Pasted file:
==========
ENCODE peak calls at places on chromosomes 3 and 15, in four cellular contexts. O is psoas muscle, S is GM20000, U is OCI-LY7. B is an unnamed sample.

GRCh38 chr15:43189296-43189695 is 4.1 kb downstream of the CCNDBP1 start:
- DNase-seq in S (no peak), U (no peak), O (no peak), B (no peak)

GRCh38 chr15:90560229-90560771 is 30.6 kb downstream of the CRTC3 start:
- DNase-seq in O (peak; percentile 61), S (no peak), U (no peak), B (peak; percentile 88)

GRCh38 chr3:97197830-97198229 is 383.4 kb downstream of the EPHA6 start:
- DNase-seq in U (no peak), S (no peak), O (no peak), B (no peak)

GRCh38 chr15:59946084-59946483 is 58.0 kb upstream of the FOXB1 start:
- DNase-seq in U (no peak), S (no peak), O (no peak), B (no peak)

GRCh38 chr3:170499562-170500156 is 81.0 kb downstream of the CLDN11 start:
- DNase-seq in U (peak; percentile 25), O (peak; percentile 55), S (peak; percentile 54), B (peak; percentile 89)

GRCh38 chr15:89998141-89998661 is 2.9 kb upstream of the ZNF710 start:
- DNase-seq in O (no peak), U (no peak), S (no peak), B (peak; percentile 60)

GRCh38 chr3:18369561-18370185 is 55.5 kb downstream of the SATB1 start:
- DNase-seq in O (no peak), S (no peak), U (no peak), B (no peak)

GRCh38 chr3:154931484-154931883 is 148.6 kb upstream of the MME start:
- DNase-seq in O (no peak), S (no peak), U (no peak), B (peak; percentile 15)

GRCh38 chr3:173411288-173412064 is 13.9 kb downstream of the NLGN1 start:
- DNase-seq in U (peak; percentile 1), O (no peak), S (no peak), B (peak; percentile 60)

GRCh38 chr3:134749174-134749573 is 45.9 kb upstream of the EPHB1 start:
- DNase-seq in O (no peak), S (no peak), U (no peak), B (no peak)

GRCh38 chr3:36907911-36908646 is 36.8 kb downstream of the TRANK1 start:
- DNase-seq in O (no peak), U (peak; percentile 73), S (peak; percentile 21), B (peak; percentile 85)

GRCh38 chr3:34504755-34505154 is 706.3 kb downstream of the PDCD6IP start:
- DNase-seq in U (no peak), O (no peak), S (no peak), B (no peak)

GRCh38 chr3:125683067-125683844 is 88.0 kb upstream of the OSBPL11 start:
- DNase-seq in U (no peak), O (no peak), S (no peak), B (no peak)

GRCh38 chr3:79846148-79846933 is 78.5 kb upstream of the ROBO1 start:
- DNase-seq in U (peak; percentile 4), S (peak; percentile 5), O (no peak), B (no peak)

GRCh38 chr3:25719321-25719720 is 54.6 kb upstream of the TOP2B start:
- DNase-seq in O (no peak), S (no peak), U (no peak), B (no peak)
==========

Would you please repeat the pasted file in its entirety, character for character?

ENCODE peak calls at places on chromosomes 3 and 15, in four cellular contexts. O is psoas muscle, S is GM20000, U is OCI-LY7. B is an unnamed sample.

GRCh38 chr15:43189296-43189695 is 4.1 kb downstream of the CCNDBP1 start:
- DNase-seq in S (no peak), U (no peak), O (no peak), B (no peak)

GRCh38 chr15:90560229-90560771 is 30.6 kb downstream of the CRTC3 start:
- DNase-seq in O (peak; percentile 61), S (no peak), U (no peak), B (peak; percentile 88)

GRCh38 chr3:97197830-97198229 is 383.4 kb downstream of the EPHA6 start:
- DNase-seq in U (no peak), S (no peak), O (no peak), B (no peak)

GRCh38 chr15:59946084-59946483 is 58.0 kb upstream of the FOXB1 start:
- DNase-seq in U (no peak), S (no peak), O (no peak), B (no peak)

GRCh38 chr3:170499562-170500156 is 81.0 kb downstream of the CLDN11 start:
- DNase-seq in U (peak; percentile 25), O (peak; percentile 55), S (peak; percentile 54), B (peak; percentile 89)

GRCh38 chr15:89998141-89998661 is 2.9 kb upstream of the ZNF710 start:
- DNase-seq in O (no peak), U (no peak), S (no peak), B (peak; percentile 60)

GRCh38 chr3:18369561-18370185 is 55.5 kb downstream of the SATB1 start:
- DNase-seq in O (no peak), S (no peak), U (no peak), B (no peak)

GRCh38 chr3:154931484-154931883 is 148.6 kb upstream of the MME start:
- DNase-seq in O (no peak), S (no peak), U (no peak), B (peak; percentile 15)

GRCh38 chr3:173411288-173412064 is 13.9 kb downstream of the NLGN1 start:
- DNase-seq in U (peak; percentile 1), O (no peak), S (no peak), B (peak; percentile 60)

GRCh38 chr3:134749174-134749573 is 45.9 kb upstream of the EPHB1 start:
- DNase-seq in O (no peak), S (no peak), U (no peak), B (no peak)

GRCh38 chr3:36907911-36908646 is 36.8 kb downstream of the TRANK1 start:
- DNase-seq in O (no peak), U (peak; percentile 73), S (peak; percentile 21), B (peak; percentile 85)

GRCh38 chr3:34504755-34505154 is 706.3 kb downstream of the PDCD6IP start:
- DNase-seq in U (no peak), O (no peak), S (no peak), B (no peak)

GRCh38 chr3:125683067-125683844 is 88.0 kb upstream of the OSBPL11 start:
- DNase-seq in U (no peak), O (no peak), S (no peak), B (no peak)

GRCh38 chr3:79846148-79846933 is 78.5 kb upstream of the ROBO1 start:
- DNase-seq in U (peak; percentile 4), S (peak; percentile 5), O (no peak), B (no peak)

GRCh38 chr3:25719321-25719720 is 54.6 kb upstream of the TOP2B start:
- DNase-seq in O (no peak), S (no peak), U (no peak), B (no peak)